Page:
IBM And Microsoft Send Employees Back To School - InformationWeek

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1/25/2002
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IBM And Microsoft Send Employees Back To School

E-learning curricula also focus on specific company technologies

E-learning programs are gaining widespread acceptance among businesses for in-house employee training. IBM and Microsoft this week will introduce programs to use E-learning to offer specialized graduate-level courses to employees seeking advanced degrees.

The two technology companies will pick up the costs for employees to take courses from home in the evenings and on weekends, tapping into the flexibility of E-learning. Initially, the courses will be offered to a limited number of employees, but both companies say they'll expand the offerings if they're successful.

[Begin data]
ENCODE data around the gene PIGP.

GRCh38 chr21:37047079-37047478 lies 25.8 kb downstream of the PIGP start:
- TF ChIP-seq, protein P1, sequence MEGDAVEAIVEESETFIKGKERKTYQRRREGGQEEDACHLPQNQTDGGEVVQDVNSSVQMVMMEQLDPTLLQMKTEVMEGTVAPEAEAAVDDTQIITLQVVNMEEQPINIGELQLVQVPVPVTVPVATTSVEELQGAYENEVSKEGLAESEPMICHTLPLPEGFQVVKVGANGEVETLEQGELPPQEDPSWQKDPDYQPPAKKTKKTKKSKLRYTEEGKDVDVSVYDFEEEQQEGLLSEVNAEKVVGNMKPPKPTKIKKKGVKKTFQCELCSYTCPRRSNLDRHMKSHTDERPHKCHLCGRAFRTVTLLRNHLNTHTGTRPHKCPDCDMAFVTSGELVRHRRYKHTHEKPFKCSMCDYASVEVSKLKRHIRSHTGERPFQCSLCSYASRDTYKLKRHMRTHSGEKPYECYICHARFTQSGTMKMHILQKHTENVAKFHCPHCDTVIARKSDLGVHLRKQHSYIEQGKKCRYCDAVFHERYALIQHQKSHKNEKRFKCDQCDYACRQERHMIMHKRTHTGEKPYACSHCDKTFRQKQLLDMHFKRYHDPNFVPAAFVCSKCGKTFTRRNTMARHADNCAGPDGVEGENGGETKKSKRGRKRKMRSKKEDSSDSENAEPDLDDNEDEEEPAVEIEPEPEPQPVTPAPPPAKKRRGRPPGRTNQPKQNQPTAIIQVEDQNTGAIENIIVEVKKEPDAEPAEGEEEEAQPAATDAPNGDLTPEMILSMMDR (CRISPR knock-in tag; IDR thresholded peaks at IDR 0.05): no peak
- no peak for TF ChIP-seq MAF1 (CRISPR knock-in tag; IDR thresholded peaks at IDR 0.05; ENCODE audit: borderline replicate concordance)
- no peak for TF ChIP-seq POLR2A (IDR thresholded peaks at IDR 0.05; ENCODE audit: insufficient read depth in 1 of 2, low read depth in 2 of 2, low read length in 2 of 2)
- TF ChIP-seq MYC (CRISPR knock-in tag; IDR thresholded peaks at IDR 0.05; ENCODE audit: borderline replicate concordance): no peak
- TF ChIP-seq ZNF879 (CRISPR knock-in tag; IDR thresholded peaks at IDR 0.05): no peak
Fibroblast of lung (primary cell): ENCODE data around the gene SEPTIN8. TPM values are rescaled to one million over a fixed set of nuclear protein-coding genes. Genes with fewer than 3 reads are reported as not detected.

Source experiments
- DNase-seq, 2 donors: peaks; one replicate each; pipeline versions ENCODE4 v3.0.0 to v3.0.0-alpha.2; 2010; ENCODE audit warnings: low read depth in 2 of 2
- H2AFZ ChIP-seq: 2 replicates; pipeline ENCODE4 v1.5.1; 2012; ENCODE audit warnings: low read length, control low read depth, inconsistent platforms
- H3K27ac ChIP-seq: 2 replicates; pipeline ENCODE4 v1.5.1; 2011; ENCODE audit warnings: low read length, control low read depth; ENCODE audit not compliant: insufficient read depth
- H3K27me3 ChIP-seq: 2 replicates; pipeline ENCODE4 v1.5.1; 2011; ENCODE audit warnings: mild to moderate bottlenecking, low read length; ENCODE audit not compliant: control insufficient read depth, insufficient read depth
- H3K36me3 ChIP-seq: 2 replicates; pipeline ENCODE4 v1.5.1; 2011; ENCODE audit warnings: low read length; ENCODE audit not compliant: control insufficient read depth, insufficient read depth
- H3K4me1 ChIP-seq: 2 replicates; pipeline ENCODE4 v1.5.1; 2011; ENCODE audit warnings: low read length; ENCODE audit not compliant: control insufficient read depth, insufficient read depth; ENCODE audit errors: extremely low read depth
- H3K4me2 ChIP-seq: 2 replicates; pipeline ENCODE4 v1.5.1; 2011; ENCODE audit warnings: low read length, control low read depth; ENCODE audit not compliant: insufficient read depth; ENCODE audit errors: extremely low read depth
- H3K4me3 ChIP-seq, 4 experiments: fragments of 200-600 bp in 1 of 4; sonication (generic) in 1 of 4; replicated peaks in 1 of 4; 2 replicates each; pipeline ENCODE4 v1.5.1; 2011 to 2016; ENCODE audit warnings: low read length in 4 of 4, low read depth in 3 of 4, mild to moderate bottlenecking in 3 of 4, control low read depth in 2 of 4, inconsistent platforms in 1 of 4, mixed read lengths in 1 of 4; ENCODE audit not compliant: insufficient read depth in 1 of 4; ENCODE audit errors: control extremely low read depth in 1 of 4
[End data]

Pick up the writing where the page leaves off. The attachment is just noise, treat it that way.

IBM employees can earn advanced degrees online from the University of Texas at Austin, while Microsoft employees can take courses that can be applied to a master's degree in software and hardware at Oregon Health and Science University's School of Science and Engineering. The programs will be supplemented with content that focuses on specific company technologies.

IBM and Microsoft are working with E-learning vendor Cenquest Inc., which partners with the University of Texas, Babson College, and other universities to convert content to online formats.

Microsoft has 21 employees who will take courses in finance and accounting, business writing, and other subjects in a pilot program. IBM has 20 students registered for a 15-month master's degree program in technology commercialization. "They are getting an academic environment," says Bruce Aumack, an IBM Learning Center manager. "But they can also apply these practices at IBM."

Other companies also sponsor similar programs. General Motors Corp. works with E-learning company Unext.com LLC to provide an MBA program, and Intel offers an MBA program developed by Babson and Cenquest.

Such programs help retain employees, International Data Corp. senior analyst Mike Brennan says, adding that "employees are getting practical expertise, and they can go back and apply it to their jobs."

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